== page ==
On January 21, California was 19th on a list of states that had administered the greatest doses per 100 people, based on data from Our World in Data. A week later, the state had moved up to 13th on the list.

"California doesn't want to be in the position where it is—at the bottom of the states. This is a way for the governor and for the health officials at CDPH to make sure people are utilizing the vaccine that's allocated for them," Kotis said.

Vaccine California
People with appointments stand in line to receive the COVID-19 vaccine at Lincoln Park in East Los Angeles on January 28, in Los Angeles. Health officials are already seeing an improvement in the state's vaccine rollout after the federal and state government ramped up efforts to speed up the vaccinations. Mario Tama/Getty

Uneven distribution has left some health officials wondering why certain sites have seen a boom in supply while others have seen little change, even after the new state and federal aid allocations. At best, some hope that the doses are at least being delivered to areas that have been disproportionately affected by COVID-19.

"The reason I can be patient—and we were one of the last counties to receive the vaccine—is because my assumption is that the state was allocating to counties that were hardest hit," Lee said. "That's totally fine, and I 100 percent agree with that. But it's hard. I do feel it would be super helpful to know [where the vaccines are] because, at a local level, we're trying so hard to answer to our patients."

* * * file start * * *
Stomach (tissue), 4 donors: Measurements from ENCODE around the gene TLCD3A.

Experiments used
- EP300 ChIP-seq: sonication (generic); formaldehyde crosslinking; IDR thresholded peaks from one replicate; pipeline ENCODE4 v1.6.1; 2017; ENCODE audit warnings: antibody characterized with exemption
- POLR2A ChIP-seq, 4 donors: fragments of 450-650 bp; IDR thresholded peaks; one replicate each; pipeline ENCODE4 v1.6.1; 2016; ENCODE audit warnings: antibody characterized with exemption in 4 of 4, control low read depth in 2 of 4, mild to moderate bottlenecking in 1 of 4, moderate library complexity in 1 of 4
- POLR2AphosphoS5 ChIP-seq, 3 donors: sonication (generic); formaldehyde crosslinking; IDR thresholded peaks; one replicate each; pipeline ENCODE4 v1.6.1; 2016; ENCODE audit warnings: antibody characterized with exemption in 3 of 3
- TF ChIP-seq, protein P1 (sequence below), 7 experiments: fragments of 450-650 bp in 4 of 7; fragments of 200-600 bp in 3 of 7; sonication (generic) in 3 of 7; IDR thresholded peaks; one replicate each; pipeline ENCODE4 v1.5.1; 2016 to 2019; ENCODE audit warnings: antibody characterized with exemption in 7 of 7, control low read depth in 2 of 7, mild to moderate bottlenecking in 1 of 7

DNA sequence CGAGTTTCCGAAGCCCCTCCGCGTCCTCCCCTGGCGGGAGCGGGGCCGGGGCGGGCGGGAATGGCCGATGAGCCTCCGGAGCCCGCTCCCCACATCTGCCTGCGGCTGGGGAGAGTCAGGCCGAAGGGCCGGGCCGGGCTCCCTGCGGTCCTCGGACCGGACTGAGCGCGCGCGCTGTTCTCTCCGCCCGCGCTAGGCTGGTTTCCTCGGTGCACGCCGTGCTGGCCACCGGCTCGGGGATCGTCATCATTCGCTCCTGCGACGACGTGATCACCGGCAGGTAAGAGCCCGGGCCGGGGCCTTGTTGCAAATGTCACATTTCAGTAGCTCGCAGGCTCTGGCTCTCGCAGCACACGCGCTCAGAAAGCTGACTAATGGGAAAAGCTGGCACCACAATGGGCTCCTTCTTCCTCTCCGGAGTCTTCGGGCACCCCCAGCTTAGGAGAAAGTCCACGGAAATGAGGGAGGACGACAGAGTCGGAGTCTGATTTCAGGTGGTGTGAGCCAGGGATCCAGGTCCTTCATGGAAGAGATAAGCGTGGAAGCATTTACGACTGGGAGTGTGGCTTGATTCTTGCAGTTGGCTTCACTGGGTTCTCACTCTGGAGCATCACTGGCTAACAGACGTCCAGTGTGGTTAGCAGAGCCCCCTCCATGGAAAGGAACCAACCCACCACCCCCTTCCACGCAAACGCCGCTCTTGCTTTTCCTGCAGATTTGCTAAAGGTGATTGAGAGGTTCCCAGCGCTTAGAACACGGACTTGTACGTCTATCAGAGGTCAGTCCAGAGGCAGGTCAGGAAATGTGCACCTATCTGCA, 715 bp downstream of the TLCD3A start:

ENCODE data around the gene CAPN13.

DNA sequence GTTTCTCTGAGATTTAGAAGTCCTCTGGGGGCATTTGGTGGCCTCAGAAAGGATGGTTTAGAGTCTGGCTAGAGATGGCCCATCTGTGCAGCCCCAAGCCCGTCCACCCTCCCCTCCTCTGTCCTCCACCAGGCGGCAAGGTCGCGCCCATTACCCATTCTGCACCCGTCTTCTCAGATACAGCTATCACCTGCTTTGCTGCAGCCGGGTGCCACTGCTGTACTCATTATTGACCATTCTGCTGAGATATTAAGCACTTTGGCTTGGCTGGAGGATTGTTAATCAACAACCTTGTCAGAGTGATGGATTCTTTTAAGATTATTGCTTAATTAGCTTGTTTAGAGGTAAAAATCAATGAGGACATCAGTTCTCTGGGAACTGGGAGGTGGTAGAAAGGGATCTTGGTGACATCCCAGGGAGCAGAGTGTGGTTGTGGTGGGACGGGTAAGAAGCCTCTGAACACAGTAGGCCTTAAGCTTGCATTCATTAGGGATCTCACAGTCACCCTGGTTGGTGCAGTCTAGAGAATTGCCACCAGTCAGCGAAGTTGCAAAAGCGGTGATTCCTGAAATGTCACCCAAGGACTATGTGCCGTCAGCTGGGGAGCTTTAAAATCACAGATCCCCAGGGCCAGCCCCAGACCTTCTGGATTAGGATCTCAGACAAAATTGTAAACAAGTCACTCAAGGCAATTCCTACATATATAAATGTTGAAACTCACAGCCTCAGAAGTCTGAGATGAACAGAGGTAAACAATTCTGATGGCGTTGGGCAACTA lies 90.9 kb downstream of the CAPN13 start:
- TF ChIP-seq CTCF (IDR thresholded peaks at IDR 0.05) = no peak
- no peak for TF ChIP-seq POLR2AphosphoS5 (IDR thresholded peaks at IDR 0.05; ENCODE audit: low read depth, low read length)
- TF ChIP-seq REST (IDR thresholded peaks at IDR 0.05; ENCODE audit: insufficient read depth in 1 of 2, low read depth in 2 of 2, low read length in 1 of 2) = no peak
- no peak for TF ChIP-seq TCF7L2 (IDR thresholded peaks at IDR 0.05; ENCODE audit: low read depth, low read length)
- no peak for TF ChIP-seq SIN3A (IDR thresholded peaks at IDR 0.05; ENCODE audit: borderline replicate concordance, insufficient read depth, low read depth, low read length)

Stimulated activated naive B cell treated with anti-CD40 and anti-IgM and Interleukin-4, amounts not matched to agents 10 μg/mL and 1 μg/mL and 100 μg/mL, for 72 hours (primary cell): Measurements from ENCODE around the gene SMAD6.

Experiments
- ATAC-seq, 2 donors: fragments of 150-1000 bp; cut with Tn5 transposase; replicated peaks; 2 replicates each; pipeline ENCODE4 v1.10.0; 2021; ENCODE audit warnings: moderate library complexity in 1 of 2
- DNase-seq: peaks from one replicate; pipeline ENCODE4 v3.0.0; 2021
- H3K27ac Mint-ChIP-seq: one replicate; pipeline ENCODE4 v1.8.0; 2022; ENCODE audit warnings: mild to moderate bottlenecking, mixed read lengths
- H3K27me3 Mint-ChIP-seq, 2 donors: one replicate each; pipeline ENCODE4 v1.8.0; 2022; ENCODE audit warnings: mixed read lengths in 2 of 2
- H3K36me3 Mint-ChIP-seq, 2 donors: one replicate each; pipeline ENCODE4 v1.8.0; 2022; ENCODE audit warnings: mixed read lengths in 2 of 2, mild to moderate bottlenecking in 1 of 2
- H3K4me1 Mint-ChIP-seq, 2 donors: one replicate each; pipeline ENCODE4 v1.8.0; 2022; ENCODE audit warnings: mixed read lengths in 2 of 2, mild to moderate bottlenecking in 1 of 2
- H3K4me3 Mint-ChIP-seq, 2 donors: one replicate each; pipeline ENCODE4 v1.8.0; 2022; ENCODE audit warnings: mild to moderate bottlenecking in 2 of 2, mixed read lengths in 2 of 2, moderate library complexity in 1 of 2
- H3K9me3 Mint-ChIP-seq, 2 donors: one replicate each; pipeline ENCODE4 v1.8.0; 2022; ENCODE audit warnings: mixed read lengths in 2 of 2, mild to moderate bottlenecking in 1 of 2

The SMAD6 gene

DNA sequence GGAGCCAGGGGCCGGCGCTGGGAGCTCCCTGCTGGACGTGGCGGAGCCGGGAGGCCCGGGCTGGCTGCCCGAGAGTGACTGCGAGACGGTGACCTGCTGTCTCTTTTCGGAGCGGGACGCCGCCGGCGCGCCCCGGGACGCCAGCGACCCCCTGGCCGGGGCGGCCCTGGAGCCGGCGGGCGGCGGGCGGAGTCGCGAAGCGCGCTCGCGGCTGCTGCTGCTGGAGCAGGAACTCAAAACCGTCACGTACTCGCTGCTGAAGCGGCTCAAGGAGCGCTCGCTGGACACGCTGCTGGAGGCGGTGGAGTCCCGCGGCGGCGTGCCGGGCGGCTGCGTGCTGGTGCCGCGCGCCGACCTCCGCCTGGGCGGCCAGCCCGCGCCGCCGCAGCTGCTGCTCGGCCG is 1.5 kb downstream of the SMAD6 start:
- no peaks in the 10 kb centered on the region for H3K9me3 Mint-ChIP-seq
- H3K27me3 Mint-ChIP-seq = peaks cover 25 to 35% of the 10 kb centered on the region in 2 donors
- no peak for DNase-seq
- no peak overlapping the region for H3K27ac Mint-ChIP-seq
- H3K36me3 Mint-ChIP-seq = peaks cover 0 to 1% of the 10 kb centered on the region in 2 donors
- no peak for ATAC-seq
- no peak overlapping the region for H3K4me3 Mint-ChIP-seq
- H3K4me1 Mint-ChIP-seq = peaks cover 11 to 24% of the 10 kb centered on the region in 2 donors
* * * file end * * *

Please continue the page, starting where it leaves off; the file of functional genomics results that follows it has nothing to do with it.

She emphasized that its important accessibility is factored in when allocating supply.

"We are so focused on efficiency that we can't lose sight of equity," she said.

"It is more challenging, requires more resources, more intensive outreach, in order to ensure equitable distribution," she added. "While I don't think we should waste doses in the future, or waste any doses ever, if you don't keep yourself accountable to that, it's easy to go really fast and just watch the disparity grow wider."

As California's health care systems try to navigate the new vaccination plan, the state Department of Public Health is promising to push out more doses and encouraging hospitals, pharmacies and health care clinics to use at least 65 percent of their vaccines to avoid having large inventories of stagnant vaccines.

"It's clear that we'll be receiving more supply, and I'm feeling confident that we can ramp up, especially for those of us that have these mega sites," Kotis said.

Lee echoed that optimism for smaller vaccine sites as well. "I'm hoping that this will start to look different in another week or two," she said. "Right now, our constraint is absolutely not at the capacity. It's literal that we need supply."

Last Thursday, the Federal Emergency Management Agency announced it would help Biden's COVID-19 response by supporting and establishing more federal vaccine sites.

Although it is unclear how many sites will be set up in each state, Kotis said the agency will likely wait to make those designations based on how the virus could surge or decline in various areas—which could once again change where supply will go.

"These things move really, really quickly," she said. "We're constantly having to be nimble and having to pivot, but every day is something new that we need to address and make priority."